Daniel Francis

Reading the National Narrative


April 3, 2014


Last week I attended a lecture at the Vancouver Public Library by Margaret MacMillan about her latest book on World War One, The War That Ended Peace. Professor MacMillan gives a very polished performance. She carried a sheaf of papers but as far as I could tell hardly had to consult them as she ran us through a brisk outline of her book, which is about the causes of the war...

March 24, 2014


Many years ago I got it into my head to write a history of 1919. So much happened that year after the Great War ended: revolution in Germany, civil wars in Ireland and Russia, a red scare in the US, general strikes, the peace process, slaughter in India, assassination and insurrection everywhere. With so much to tell, the story should have written itself. But, alas, it didn’t. In...

March 17, 2014


This week the folks at the ActiveHistory website are conducting a postmortem on the Historical Thinking Project.

Masterminded by Peter Seixas at UBC, the HTP was an attempt to develop a new approach to teaching history. Late last year the federal government cut off its funding and the project has had to close.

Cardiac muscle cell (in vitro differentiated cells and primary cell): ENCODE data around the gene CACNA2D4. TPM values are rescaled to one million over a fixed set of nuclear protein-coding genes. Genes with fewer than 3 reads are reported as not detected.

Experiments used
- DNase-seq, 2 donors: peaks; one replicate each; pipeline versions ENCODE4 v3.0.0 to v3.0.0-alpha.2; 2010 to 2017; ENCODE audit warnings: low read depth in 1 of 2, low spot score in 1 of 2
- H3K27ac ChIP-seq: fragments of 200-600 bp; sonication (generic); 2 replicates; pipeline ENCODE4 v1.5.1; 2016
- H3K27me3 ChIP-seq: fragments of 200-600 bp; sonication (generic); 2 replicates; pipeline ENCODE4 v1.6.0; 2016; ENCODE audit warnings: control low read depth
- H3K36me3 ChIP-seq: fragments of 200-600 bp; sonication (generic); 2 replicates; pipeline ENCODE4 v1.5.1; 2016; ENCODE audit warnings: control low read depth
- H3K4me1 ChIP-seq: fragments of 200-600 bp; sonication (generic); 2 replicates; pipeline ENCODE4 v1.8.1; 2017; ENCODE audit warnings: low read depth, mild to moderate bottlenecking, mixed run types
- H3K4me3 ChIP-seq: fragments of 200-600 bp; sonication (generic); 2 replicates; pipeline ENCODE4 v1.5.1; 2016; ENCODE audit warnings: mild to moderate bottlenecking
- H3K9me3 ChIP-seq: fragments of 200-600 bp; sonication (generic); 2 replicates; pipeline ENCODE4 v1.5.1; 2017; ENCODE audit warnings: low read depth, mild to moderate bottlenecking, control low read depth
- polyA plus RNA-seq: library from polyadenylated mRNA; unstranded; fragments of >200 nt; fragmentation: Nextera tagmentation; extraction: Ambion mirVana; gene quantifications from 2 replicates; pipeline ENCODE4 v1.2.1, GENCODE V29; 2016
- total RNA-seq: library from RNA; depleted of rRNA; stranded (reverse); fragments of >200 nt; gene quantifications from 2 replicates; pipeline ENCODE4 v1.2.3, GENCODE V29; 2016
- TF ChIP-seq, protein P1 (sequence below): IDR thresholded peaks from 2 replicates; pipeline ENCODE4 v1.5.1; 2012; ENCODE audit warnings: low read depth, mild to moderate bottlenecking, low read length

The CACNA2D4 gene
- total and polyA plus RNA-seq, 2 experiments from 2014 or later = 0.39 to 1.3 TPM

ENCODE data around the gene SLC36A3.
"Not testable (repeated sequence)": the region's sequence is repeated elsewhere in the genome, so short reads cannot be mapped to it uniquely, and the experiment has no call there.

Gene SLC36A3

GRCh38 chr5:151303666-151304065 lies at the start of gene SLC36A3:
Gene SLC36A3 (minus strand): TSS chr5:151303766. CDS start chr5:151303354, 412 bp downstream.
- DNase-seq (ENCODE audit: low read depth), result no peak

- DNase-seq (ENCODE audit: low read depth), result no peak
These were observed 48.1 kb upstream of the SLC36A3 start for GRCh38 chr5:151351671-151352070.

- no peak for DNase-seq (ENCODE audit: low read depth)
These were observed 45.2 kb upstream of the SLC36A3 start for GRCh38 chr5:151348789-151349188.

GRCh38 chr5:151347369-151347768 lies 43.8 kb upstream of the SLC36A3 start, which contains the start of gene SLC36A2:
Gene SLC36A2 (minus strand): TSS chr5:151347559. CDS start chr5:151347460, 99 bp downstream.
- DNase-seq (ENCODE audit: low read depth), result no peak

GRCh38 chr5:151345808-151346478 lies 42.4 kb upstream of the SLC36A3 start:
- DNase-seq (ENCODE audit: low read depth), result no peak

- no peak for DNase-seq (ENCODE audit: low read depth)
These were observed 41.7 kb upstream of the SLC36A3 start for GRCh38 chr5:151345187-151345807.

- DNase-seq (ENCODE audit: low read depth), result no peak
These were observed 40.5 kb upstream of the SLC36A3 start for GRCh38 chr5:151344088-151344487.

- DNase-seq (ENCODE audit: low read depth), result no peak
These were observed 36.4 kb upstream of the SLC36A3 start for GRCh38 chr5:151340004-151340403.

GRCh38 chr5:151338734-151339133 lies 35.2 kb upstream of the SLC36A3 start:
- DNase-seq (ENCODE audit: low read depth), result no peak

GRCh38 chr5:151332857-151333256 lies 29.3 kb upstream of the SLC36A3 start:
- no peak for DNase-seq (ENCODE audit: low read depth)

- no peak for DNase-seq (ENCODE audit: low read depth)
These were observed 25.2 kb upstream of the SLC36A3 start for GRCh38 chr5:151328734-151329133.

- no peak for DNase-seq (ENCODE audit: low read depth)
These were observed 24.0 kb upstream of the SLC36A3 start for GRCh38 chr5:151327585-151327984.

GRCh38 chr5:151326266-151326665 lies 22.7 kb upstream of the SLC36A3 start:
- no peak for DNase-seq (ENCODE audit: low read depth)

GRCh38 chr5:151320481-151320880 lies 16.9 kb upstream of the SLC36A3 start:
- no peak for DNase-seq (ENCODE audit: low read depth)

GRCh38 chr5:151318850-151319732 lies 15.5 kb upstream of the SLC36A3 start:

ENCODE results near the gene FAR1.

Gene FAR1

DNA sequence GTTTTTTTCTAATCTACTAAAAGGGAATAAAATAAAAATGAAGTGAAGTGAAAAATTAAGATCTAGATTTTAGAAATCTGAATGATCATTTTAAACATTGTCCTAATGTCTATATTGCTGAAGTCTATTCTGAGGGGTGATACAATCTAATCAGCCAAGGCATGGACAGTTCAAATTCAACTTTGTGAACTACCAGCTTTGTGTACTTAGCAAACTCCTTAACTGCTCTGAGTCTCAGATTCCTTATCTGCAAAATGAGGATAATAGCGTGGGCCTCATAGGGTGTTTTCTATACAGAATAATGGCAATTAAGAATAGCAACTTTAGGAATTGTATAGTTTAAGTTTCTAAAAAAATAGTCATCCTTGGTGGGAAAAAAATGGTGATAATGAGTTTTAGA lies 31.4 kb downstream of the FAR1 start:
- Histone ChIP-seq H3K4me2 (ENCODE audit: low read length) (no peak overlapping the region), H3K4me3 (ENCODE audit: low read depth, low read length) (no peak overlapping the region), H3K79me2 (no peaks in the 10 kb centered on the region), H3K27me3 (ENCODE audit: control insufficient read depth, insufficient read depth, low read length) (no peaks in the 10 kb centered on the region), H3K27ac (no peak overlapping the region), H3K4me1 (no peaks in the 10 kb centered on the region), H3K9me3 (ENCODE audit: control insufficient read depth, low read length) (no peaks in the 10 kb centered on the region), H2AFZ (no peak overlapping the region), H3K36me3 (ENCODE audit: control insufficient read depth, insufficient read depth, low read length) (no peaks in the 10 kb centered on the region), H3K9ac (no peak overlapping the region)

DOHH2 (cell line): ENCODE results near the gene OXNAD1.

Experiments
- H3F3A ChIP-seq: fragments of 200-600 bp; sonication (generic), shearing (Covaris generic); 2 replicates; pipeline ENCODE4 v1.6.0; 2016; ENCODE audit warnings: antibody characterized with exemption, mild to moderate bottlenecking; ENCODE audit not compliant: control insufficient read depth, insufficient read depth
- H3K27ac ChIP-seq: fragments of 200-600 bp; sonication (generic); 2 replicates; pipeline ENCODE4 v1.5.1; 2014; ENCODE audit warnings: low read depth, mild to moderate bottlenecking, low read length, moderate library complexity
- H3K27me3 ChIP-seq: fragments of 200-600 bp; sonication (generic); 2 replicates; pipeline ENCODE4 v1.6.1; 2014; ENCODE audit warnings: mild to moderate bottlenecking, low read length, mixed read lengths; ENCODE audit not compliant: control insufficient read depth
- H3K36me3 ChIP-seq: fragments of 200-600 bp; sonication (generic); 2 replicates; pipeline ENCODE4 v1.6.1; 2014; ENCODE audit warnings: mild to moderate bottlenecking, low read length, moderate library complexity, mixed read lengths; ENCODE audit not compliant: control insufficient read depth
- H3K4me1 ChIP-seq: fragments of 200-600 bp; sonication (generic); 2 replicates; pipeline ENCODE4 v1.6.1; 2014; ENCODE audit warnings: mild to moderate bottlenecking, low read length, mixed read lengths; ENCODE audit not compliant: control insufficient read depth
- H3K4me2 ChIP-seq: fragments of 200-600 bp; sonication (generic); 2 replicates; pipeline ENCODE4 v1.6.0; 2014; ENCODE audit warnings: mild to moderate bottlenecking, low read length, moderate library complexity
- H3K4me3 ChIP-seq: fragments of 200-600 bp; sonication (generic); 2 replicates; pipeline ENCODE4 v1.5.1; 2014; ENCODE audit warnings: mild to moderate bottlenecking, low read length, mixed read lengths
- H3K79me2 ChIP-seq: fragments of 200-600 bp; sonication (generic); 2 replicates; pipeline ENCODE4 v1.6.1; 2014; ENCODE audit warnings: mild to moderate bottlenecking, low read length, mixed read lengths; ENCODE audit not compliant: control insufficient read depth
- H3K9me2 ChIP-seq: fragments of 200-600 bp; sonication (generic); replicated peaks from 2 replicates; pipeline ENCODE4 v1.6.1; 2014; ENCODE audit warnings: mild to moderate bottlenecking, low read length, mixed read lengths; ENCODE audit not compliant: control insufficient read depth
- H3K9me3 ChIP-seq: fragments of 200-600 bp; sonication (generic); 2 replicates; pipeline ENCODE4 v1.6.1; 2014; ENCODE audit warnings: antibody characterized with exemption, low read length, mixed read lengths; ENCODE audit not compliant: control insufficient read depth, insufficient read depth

ActiveHistory is running a ...

March 15, 2014


It's Women's History Month (at least in the US and the UK, Canadians celebrate in October), so let's do some women's history.

I've posted one of my articles (here) that was first published in the June/July issue 1989 of The Beaver magazine, now known as Canada's History. I have done a bit more research on the story since then; the posted article has been updated from its...

March 5, 2014


When I lived in Montreal in the mid-eighties I was fortunate enough to have The Double Hook as my neighbourhood bookstore.

Occupying the main floor of a small house on Greene Avenue in Westmount, the shop was the domain of Judy Mappin, a silver-haired grande dame of the bookselling trade. She had started the business in 1974 with two partners when the idea of a store devoted solely to books written by Canadians was, if not revolutionary, at least daring.